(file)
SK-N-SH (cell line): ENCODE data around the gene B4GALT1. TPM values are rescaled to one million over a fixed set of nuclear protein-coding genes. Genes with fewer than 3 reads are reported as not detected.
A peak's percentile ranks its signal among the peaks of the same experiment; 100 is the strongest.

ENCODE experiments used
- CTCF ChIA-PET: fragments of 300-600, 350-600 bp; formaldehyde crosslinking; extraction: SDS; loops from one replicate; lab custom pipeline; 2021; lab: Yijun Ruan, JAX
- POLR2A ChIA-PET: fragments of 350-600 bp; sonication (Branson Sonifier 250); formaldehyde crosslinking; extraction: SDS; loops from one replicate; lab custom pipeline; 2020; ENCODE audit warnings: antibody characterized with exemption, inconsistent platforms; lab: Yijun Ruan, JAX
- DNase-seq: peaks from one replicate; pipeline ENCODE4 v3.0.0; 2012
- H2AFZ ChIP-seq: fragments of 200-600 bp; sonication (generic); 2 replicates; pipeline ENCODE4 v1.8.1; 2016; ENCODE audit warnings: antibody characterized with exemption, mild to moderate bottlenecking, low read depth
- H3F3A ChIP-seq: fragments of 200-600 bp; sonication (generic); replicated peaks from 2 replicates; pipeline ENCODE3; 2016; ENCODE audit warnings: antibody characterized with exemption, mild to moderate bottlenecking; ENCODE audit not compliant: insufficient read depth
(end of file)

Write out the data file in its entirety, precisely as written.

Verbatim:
SK-N-SH (cell line): ENCODE data around the gene B4GALT1. TPM values are rescaled to one million over a fixed set of nuclear protein-coding genes. Genes with fewer than 3 reads are reported as not detected.
A peak's percentile ranks its signal among the peaks of the same experiment; 100 is the strongest.

ENCODE experiments used
- CTCF ChIA-PET: fragments of 300-600, 350-600 bp; formaldehyde crosslinking; extraction: SDS; loops from one replicate; lab custom pipeline; 2021; lab: Yijun Ruan, JAX
- POLR2A ChIA-PET: fragments of 350-600 bp; sonication (Branson Sonifier 250); formaldehyde crosslinking; extraction: SDS; loops from one replicate; lab custom pipeline; 2020; ENCODE audit warnings: antibody characterized with exemption, inconsistent platforms; lab: Yijun Ruan, JAX
- DNase-seq: peaks from one replicate; pipeline ENCODE4 v3.0.0; 2012
- H2AFZ ChIP-seq: fragments of 200-600 bp; sonication (generic); 2 replicates; pipeline ENCODE4 v1.8.1; 2016; ENCODE audit warnings: antibody characterized with exemption, mild to moderate bottlenecking, low read depth
- H3F3A ChIP-seq: fragments of 200-600 bp; sonication (generic); replicated peaks from 2 replicates; pipeline ENCODE3; 2016; ENCODE audit warnings: antibody characterized with exemption, mild to moderate bottlenecking; ENCODE audit not compliant: insufficient read depth